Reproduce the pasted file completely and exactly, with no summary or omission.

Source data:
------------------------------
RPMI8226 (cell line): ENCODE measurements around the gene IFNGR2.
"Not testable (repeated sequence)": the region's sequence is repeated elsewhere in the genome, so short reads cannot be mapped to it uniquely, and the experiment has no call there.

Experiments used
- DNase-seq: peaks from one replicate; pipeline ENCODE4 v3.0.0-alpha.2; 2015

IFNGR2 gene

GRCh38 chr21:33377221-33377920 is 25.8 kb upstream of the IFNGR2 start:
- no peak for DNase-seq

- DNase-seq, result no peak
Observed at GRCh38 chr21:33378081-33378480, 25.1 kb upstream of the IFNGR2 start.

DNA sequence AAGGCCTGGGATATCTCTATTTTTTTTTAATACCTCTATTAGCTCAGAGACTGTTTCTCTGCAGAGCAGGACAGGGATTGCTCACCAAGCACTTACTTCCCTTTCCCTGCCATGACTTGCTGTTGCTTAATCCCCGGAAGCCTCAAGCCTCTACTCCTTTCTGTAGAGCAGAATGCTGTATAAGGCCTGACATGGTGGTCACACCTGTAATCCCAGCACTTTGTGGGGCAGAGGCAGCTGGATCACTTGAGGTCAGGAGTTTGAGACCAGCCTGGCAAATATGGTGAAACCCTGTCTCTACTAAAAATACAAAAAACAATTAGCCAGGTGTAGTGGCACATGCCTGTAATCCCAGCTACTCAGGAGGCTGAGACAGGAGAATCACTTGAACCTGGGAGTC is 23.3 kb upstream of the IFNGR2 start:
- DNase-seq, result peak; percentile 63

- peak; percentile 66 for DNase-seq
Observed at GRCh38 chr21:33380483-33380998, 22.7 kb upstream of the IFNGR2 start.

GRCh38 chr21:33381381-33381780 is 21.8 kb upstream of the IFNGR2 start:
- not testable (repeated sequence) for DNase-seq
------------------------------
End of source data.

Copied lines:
RPMI8226 (cell line): ENCODE measurements around the gene IFNGR2.
"Not testable (repeated sequence)": the region's sequence is repeated elsewhere in the genome, so short reads cannot be mapped to it uniquely, and the experiment has no call there.

Experiments used
- DNase-seq: peaks from one replicate; pipeline ENCODE4 v3.0.0-alpha.2; 2015

IFNGR2 gene

GRCh38 chr21:33377221-33377920 is 25.8 kb upstream of the IFNGR2 start:
- no peak for DNase-seq

- DNase-seq, result no peak
Observed at GRCh38 chr21:33378081-33378480, 25.1 kb upstream of the IFNGR2 start.

DNA sequence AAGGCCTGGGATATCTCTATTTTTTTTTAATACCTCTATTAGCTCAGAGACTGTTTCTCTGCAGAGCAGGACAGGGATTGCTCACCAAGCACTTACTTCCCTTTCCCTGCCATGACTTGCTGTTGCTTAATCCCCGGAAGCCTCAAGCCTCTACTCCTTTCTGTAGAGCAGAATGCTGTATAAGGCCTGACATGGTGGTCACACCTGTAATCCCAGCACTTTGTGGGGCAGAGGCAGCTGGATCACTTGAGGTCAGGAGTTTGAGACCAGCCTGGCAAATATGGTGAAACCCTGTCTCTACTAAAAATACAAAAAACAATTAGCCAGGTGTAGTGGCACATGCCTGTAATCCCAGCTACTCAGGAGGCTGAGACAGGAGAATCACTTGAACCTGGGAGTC is 23.3 kb upstream of the IFNGR2 start:
- DNase-seq, result peak; percentile 63

- peak; percentile 66 for DNase-seq
Observed at GRCh38 chr21:33380483-33380998, 22.7 kb upstream of the IFNGR2 start.

GRCh38 chr21:33381381-33381780 is 21.8 kb upstream of the IFNGR2 start:
- not testable (repeated sequence) for DNase-seq